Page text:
HMRC Crackdown On Airbnb Tax Evasion: How Could It Affect Some Hosts?
Airbnb’s success is truly amazing. The story began in 2007, when the first two Hosts welcomed three guests to their San Francisco home. Airbnb now has more than 4m Hosts worldwide who have welcomed more than 1.5bn guests in more than 220 countries.
Article written by GoSimpleTax
There are hundreds of thousands of active UK Airbnb listings and the most popular visitor locations are London, Edinburgh, Glasgow and Manchester. In 2022, the typical UK Host was reported to earn just over £6,000 by renting their space on Airbnb, with more than a third doing it to help them cope with rising living costs.
Many report their taxable Airbnb income to HMRC as required. Others, whether knowingly or not, fail to report their Airbnb income, and are therefore guilty of tax evasion. That could be about to come to an end thanks to an HMRC crackdown that began in 2023 but will continue in 2024 and beyond.
HMRC investigation into Airbnb income
Seeking to find UK Airbnb Hosts guilty of tax evasion, HMRC has launched an investigation into income going back to 2017-2018. As explained on the company’s website, Airbnb is required by law to provide “a limited amount of data about transactions that take place on the Airbnb platform to HMRC when requested”.
Airbnb will share with HMRC “data for all transactions on the platform during the 2017/18 and 2018/19 tax years”, in relation to a “listing in the UK or a listing owned by a Host that’s required to pay tax in the UK”. The sharing of Airbnb income data for subsequent years seems inevitable, with Airbnb stating: “We will provide data if HMRC makes similar requests for information in future”.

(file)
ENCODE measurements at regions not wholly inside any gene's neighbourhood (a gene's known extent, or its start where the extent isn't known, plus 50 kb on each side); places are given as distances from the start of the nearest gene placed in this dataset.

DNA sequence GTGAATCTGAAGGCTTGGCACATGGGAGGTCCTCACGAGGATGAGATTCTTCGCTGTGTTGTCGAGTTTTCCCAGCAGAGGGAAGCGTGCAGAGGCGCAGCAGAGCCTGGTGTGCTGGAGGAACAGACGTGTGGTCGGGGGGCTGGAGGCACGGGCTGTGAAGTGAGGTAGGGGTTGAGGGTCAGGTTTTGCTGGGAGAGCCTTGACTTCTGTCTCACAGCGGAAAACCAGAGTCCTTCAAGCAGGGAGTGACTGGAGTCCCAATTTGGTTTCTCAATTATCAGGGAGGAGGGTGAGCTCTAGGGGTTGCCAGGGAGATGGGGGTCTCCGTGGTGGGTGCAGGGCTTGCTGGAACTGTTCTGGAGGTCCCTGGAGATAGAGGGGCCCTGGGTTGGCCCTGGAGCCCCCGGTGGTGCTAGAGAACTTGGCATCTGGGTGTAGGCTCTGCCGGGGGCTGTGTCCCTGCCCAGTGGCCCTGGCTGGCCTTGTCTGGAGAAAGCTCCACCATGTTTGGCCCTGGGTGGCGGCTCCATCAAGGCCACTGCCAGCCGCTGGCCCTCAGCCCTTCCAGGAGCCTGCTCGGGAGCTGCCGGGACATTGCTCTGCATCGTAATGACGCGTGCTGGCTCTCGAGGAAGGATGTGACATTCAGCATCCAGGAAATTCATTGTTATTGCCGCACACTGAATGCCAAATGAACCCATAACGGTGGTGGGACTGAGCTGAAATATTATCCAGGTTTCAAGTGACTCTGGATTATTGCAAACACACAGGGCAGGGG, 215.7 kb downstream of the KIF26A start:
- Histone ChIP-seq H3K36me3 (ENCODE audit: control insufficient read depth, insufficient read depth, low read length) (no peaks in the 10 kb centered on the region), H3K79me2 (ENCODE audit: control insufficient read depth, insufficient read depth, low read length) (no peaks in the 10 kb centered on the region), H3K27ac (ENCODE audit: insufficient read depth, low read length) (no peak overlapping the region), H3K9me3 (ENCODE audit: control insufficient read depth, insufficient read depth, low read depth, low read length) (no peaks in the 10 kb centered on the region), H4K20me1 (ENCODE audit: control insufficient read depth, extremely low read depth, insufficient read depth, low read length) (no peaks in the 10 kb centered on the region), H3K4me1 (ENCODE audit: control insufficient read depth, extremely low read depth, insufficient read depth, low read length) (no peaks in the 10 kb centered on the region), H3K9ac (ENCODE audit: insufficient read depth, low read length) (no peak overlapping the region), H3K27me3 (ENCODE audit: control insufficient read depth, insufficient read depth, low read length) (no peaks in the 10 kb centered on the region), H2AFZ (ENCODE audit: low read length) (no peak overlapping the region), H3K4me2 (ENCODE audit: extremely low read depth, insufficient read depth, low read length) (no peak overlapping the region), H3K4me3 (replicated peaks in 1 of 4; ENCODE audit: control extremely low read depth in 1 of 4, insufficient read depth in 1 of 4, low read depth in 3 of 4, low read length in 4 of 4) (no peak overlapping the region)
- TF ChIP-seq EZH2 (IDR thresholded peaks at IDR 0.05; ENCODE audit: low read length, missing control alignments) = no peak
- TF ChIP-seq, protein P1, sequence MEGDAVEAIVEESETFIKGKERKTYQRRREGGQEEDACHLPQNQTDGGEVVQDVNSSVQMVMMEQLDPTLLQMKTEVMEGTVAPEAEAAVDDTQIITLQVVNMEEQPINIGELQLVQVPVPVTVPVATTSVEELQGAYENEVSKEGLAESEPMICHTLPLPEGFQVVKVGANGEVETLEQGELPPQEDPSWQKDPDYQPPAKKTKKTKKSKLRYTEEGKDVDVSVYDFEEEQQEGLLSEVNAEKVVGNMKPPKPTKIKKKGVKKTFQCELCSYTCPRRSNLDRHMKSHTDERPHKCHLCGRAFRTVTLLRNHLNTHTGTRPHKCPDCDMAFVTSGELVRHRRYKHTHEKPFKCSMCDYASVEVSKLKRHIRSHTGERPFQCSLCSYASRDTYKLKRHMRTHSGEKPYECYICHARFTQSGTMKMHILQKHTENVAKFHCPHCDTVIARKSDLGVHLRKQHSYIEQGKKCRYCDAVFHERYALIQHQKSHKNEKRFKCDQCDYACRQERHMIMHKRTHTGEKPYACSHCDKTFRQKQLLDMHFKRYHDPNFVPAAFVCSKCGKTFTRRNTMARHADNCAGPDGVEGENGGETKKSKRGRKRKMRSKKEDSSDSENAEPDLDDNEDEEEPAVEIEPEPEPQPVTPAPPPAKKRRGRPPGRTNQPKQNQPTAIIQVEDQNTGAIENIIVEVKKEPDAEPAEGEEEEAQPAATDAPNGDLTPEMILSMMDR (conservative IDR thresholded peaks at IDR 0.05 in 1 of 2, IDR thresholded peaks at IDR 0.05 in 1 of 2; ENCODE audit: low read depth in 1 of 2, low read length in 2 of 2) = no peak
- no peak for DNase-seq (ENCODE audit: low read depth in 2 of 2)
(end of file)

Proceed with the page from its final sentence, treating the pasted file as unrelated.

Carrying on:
HMRC data requests to Airbnb have already generated many leads, with the UK tax authority having sent out hundreds of “nudge letters” in 2023 to Hosts suspected of not paying tax on their Airbnb income. Many more letters look likely to follow. HMRC is reported to also have in their sights those advertising properties on online rental platforms such as Booking.com and Vrbo.
What can happen if you haven’t declared Airbnb income?
If you haven’t declared your Airbnb income, if discovered, the penalty you pay will be determined by whether your actions were deliberate or not.
- If you unknowingly made a genuine mistake, although you’ll have to pay any tax due, you won’t have to pay a penalty.
- If you didn’t take reasonable care, you may face a penalty of up to 30% of the tax due, plus the tax you owe.
- Deliberate errors can lead to a fine of 20%-70% of the tax due, plus the tax you owe.
- If you knowingly made an error and sought to deliberately conceal it from HMRC, the penalty is 30%-100% of the tax due, plus the tax you owe.
Need to know! HMRC can open a “discovery assessment”, which is an inquiry into the last four years of your tax affairs (it goes up to six years if you didn’t take reasonable care). If you’ve been guilty of gross dishonesty about your tax affairs, an HMRC investigation can go back 20 years.
What should you do if you haven’t been paying tax on Airbnb income?
If you haven’t been paying enough or any tax on your taxable Airbnb income, you need to act immediately if you are to minimise the penalty.